There are initiatives that will force government officials to seriously reconsider doing something illegal or unethical
MANILA, Philippines – Rappler returns to Bacolod on January 18, a Friday, after an earthquake forced organizers to cancel the #MoveBacolod event originally set in November 2012.
The event will carry the same theme about political dynasties, made even more relevant by the coming May elections. Then as now, the same political families have dominated Negros Occidental. Chances are, they will remain the same in the May elections.
A quick scan of the province’s electoral history indicates that power-sharing among the old rich is accomplished most conveniently through politics. The same clans dominate the field – Montelibanos, Lacsons, Amantes, Yulos, to name a few. Even Eduardo “Danding” Cojuangco Jr, acknowledged as a political kingmaker, is now based in Pontevedra.
The local middle class has likewise crept into the political arena. The likes of the Leonardias, Puentevellas, Ramoses, and Espinos have emerged to build their own political turf in support of their business interests. Sunstar Bacolod characterized them as “power aspirants” who needed to “expand their bureaucratic services to accommodate wider patronage.”
There is another type of middle class, however, and it counts not families but only inviduals who have carried a progressive orientation from the mass movement of the ’60s and ’70s. The Villamors, Baribars, Valdezes, Hagads, and Batapas, among others, have pushed for the inclusion of the middle class and the basic sectors in determining how to run local affairs.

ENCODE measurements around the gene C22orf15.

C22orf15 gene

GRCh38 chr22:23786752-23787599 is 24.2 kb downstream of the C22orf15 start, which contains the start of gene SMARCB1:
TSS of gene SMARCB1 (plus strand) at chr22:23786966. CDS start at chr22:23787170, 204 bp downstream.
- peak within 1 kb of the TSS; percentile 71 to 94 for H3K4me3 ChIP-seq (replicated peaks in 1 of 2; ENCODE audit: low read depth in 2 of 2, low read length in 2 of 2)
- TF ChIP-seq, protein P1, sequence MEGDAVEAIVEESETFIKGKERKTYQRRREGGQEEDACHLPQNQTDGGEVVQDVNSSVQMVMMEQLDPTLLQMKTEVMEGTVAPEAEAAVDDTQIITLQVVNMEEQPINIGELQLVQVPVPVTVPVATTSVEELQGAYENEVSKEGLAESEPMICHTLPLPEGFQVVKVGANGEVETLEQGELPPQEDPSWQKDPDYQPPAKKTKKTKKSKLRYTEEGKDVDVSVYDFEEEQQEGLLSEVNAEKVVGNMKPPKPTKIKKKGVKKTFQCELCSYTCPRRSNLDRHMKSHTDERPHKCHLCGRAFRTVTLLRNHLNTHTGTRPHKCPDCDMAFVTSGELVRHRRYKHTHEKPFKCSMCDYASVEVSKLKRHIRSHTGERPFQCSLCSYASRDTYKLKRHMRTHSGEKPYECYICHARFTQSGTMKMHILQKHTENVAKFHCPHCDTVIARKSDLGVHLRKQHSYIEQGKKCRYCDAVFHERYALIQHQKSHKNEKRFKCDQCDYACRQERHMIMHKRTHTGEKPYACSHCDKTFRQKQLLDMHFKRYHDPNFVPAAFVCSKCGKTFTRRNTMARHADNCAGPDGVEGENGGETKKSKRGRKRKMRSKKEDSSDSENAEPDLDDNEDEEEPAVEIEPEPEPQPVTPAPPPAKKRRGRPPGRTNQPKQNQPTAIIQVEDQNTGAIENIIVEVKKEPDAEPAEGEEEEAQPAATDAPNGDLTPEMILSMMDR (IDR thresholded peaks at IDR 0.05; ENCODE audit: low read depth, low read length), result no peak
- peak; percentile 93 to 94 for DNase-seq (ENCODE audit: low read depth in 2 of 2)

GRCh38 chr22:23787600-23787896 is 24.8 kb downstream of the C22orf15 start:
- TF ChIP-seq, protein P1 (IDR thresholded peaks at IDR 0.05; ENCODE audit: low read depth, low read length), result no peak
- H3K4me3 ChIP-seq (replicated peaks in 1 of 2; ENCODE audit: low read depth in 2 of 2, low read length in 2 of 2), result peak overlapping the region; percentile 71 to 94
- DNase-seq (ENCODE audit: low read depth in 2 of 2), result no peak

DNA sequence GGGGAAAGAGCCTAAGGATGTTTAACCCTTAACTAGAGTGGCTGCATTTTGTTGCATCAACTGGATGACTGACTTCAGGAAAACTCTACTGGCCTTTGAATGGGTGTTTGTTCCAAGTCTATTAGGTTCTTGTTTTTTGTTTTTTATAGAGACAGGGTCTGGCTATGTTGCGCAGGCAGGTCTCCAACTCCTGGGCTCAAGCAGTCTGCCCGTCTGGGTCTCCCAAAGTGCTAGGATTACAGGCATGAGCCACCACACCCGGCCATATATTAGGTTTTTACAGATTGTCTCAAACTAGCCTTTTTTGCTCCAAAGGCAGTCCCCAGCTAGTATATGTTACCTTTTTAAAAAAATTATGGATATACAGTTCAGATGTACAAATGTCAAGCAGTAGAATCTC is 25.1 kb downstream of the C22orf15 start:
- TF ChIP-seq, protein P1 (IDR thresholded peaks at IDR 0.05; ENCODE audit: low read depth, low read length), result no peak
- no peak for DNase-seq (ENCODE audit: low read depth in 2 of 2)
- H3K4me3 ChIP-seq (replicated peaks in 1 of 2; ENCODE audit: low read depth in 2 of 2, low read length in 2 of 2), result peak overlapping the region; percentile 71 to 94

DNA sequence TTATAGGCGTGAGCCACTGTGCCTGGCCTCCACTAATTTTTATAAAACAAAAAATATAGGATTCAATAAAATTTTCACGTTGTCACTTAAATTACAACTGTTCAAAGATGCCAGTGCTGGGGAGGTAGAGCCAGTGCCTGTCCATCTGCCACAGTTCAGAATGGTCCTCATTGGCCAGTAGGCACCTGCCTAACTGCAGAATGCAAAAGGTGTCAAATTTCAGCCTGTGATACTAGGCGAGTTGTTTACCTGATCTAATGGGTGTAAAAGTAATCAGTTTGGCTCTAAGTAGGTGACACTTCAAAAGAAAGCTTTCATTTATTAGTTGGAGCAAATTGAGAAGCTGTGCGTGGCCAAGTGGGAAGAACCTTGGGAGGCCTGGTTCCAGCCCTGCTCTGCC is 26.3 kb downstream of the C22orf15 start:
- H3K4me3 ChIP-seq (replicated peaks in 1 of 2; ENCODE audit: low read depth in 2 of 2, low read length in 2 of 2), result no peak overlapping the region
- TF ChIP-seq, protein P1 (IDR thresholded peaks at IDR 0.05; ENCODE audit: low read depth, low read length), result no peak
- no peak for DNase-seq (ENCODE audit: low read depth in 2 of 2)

While not having dynasties would have been ideal, political realities simply make it difficult to dismantle them. Given the cost of running campaigns and keeping the political machinery oiled between elections, often it is the moneyed families who have the resources. Often too, it is the old and new rich who can play the role of patron, dispensing even the smallest favors that mean the biggest help to impoverished constituents.
That politicians who advocate inclusive politics and a consultative style of governance have been elected indicates that Negros Occidental voters are themselves looking for, or opening up to, alternatives to the political elite.
This does not mean, however, that members of political families should be dismissed outright because of their surnames. Local governance experts suggest that these politicians be assessed according to whether they have brought progress to their localities and empowered their constituents. In the end, this is how voters should gauge every individual – dynasty member or not – who aspires to lead them.
These are among the issues that will be discussed during Rappler's Move.PH Chat Series in Bacolod on Friday, January 18. Titled "Si Nanay, Si Tatay, Si Toto kag Si Inday," the rescheduled forum is Rappler's first for 2013, with the overall theme, "Social Media for Social Change." In partnership with the University of St La Salle in Bacolod, it will be held from 1:00 - 5:00 pm at the MM Auditorium A in La Salle.
The event will be headlined by Maria Ressa, former CNN Jakarta bureau chief and now Rappler CEO and executive editor. She will be joined by journalists Chay Hofileña, Ayee Macaraig, Josh Villanueva, and Patricia Evangelista. Among others, they will talk about the potentials and power of social media.
The half-day chat session will bring together Communication students, teachers, and the media in Bacolod.
Pre-register using the form below. Those who had pre-registered in November 2012 need not do so. But attendees must check in again during registration to indicate their attendance of the event on January 18. - Rappler.com